• value: 32-bit value to write into the CoreSight ABORT register.

Debug Access Variables:

  • __dp: The debug port to use for this memory access.

Return Value:
Always returns 0.

DAP_SWJ_Pins(pinout, pinselect, pinwait)

Debug probe command to monitor and control the I/O Pins including the nRESET device reset line.
I/O Pin Mapping for pinout, pinselect, and pinwait:

  • Bit 0: SWCLK/TCK
  • Bit 1: SWDIO/TMS
  • Bit 2: TDI
  • Bit 3: TDO
  • Bit 5: nTRST
  • Bit 7: nRESET


The pinwait time is useful in systems where the nRESET pin is implemented as open-drain output. After nRESET is de-asserted by the debugger, external circuit may still hold the target Device under reset for a time. Using the pinwait time, the debugger may monitor selected I/O Pins and wait until they the expected value appears or a timeout expires.

Parameters:

  • pinout: Value for selected output pins.
  • pinselect: Selects which output pins will be modified.
  • pinwait: Wait timeout for the selected output to stabilize. A debugger must extend this timeout to the closest possible time granularity.
    • 0 = no wait
    • 1 .. 3000000 = time in microseconds (max 3s)

Return Value:
The state of the I/O Pins at the end of this operation. If a debugger is not capable of monitoring the I/O Pins, it must return a value of 0xFFFFFFFF.

DAP_SWJ_Clock(val)

Debug probe command to set the clock frequency for JTAG and SWD communication mode.

Parameters:

  • val: Maximum SWD/JTAG Clock (SWCLK/TCK) value in Hz.

Return Value:
Always returns 0.

Code Example:
Refer to ResetHardware

DAP_SWJ_Sequence(cnt, val)

Debug probe command to generate required SWJ sequences, e.g. for SWD/JTAG Reset, SWD<->JTAG switch and Dormant operation.

Parameters:

  • cnt: Number of bits in sequence: 1..64. Larger sequences need to be implemented by multiple subsequent DAP_SWJ_Sequence calls. Such a sequence of DAP_SWJ_Sequence commands must be encapsulated in an atomic block to ensure correct execution.
  • val: Sequence generated on SWDIO/TMS (with clock @SWCLK/TCK), LSB transmitted first.

Return Value:
Always returns 0.

Code Example:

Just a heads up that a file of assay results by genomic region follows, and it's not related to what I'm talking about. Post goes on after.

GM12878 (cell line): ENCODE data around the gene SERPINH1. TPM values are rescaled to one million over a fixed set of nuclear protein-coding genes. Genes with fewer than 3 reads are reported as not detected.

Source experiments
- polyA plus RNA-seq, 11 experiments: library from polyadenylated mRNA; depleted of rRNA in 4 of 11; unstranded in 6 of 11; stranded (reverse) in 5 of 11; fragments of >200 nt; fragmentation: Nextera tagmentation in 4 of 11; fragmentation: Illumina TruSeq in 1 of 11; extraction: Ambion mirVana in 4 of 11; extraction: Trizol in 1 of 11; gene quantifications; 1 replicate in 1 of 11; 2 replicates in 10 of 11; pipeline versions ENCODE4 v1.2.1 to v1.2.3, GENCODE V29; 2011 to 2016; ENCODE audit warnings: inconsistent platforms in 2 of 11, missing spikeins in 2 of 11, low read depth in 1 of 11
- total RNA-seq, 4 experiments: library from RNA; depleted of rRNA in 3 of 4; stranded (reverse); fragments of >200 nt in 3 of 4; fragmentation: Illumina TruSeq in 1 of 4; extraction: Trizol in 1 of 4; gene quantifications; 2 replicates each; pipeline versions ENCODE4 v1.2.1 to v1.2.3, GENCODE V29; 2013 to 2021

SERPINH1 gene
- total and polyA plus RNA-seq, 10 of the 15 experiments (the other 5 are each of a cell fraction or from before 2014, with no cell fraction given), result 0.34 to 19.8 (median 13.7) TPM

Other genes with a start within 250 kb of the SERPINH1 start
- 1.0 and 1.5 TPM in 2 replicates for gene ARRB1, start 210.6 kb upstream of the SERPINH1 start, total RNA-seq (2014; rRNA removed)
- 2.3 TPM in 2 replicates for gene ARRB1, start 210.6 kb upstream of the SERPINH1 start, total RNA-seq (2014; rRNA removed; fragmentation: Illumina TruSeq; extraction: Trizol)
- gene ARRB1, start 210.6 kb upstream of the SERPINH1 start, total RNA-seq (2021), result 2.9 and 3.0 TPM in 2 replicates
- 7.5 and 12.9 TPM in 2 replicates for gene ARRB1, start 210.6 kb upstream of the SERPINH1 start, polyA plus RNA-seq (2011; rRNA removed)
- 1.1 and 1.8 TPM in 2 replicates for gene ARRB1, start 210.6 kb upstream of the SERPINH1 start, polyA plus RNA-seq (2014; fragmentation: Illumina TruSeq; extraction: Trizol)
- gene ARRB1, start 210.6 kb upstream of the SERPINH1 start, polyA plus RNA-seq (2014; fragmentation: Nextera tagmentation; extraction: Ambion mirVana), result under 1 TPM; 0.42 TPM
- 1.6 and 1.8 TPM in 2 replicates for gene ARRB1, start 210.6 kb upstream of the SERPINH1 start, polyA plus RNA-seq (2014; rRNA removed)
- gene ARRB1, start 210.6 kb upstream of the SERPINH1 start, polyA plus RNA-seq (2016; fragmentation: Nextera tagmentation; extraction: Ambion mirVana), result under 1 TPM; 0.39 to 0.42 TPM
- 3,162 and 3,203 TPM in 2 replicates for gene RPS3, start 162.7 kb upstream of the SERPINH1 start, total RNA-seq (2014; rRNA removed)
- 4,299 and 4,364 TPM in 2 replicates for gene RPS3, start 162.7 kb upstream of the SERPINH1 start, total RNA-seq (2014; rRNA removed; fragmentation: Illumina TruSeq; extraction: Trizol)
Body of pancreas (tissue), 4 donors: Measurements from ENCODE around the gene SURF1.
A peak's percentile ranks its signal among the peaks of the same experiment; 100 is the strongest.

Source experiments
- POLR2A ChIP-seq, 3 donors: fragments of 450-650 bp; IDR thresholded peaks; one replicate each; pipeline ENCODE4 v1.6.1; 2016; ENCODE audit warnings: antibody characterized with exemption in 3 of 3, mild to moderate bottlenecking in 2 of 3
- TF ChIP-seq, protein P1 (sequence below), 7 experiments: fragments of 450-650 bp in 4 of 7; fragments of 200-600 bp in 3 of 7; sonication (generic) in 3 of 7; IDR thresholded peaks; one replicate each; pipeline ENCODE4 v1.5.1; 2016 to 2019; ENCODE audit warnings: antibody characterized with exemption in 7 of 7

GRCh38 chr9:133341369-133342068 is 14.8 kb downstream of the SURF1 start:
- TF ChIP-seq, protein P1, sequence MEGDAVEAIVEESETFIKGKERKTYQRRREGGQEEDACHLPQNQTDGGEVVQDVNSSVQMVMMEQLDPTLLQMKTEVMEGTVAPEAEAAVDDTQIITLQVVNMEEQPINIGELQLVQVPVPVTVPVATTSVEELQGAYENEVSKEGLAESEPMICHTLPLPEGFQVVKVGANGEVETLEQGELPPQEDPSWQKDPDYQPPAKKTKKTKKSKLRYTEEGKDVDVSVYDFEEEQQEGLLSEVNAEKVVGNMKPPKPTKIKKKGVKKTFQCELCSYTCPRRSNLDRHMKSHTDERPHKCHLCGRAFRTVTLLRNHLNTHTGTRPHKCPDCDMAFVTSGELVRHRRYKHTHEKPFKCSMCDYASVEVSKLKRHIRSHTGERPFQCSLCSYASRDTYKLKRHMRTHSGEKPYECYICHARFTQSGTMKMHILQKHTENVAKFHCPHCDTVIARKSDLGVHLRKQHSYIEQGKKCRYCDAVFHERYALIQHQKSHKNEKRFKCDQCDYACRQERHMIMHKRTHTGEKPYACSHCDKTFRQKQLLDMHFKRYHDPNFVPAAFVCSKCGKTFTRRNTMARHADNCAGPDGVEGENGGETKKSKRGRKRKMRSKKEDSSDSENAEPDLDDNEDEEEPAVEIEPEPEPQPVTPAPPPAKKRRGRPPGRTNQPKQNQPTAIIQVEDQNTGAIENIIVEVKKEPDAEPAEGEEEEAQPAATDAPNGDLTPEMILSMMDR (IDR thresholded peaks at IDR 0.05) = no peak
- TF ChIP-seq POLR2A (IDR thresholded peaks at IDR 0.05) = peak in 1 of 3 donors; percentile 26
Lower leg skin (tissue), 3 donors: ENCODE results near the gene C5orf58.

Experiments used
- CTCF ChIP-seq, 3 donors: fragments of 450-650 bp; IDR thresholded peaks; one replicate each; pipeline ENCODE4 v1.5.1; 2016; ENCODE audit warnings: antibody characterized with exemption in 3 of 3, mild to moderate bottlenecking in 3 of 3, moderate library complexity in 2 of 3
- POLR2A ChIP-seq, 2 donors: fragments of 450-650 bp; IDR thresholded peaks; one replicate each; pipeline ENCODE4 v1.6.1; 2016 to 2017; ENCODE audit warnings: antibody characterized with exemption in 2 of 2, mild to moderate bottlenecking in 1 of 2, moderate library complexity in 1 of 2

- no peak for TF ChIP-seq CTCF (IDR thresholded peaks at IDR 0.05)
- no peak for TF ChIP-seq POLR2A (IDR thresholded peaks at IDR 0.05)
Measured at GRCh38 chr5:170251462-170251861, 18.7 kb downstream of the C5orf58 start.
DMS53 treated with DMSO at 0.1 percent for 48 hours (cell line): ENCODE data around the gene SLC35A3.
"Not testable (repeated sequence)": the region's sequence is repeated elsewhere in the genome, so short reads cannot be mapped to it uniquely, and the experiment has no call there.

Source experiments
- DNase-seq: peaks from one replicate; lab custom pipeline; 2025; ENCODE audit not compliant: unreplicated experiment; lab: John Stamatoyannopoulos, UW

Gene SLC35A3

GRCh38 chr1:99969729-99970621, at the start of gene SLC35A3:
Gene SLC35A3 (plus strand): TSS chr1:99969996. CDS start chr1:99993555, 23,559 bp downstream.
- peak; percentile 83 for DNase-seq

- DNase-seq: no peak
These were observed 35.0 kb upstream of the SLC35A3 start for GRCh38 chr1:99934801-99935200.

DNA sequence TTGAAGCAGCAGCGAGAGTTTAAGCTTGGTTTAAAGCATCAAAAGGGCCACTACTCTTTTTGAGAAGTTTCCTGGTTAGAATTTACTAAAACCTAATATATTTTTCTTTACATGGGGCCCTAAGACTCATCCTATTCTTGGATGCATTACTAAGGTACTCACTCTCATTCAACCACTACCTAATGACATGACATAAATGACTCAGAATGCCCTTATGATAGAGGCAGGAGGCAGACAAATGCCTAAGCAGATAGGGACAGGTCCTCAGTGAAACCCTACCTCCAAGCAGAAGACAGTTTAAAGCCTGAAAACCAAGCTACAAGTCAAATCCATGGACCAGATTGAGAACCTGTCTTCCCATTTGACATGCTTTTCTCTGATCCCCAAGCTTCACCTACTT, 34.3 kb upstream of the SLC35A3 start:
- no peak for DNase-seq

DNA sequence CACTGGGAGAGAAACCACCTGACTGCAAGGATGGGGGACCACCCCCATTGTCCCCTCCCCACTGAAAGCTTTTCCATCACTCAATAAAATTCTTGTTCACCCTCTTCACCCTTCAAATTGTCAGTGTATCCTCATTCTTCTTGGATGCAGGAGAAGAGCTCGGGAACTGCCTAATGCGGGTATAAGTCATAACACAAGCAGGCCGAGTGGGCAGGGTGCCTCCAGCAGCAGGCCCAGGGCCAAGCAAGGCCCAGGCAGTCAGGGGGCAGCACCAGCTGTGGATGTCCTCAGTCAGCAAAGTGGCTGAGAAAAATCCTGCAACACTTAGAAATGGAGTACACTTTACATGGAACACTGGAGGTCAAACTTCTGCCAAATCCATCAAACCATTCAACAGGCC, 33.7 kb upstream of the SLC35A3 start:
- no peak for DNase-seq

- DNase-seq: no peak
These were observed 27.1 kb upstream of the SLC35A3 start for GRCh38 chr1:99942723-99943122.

Refer to DebugPortSetup

DAP_JTAG_Sequence(cnt, tms, tdi)

Debug probe command to generate a JTAG sequence with fixed TMS value and capture TDO.

Parameters:

  • cnt: Length of the JTAG sequence (number of TCK cycles and TDI bits): 1..64
  • tms: Fixed TMS value: 0..1
  • tdi: Data generated on TDI with one bit per TCK cycle, LSB transmitted first.

Return Value:
Data captured from TDO with one bit per TCK cycle, LSB captured first and padded with 0s.

Query(type, "message", default)

Query user input. The sequence execution stalls depending on the used type. If the debugger runs in a batch mode, this function returns the value default.

Parameters:

  • type: Query type. Can be one of:
    • 0 : Query_Ok, displays an informative message which has to be confirmed by the user. This type allows the result OK.
    • 1 : Query_YesNo, displays a query with the allowed results Yes and No.
    • 2 : Query_YesNoCancel, displays a query with the allowed results Yes, No, and Cancel.
    • 3 : Query_OkCancel, displays a query with the allowed results OK and Cancel.
  • message: A constant string with the query message to display. It must not be an expression and it must be enclosed by quotes.
  • default: The default value to return if the debugger runs in batch mode. See Return Values for a list of allowed values.

Return Value:
The result of the query. The user input maps to the following numbers:

  • Error : 0
  • OK : 1
  • Cancel : 2
  • Yes : 3
  • No : 4

Code Example:
Refer to DebugPortSetup

QueryValue("message", default)

Query input value from user. The sequence execution stalls until the user has entered a value or canceled the query. This function returns the default value if the user canceled the query or if the debugger runs in a batch mode.

Parameters: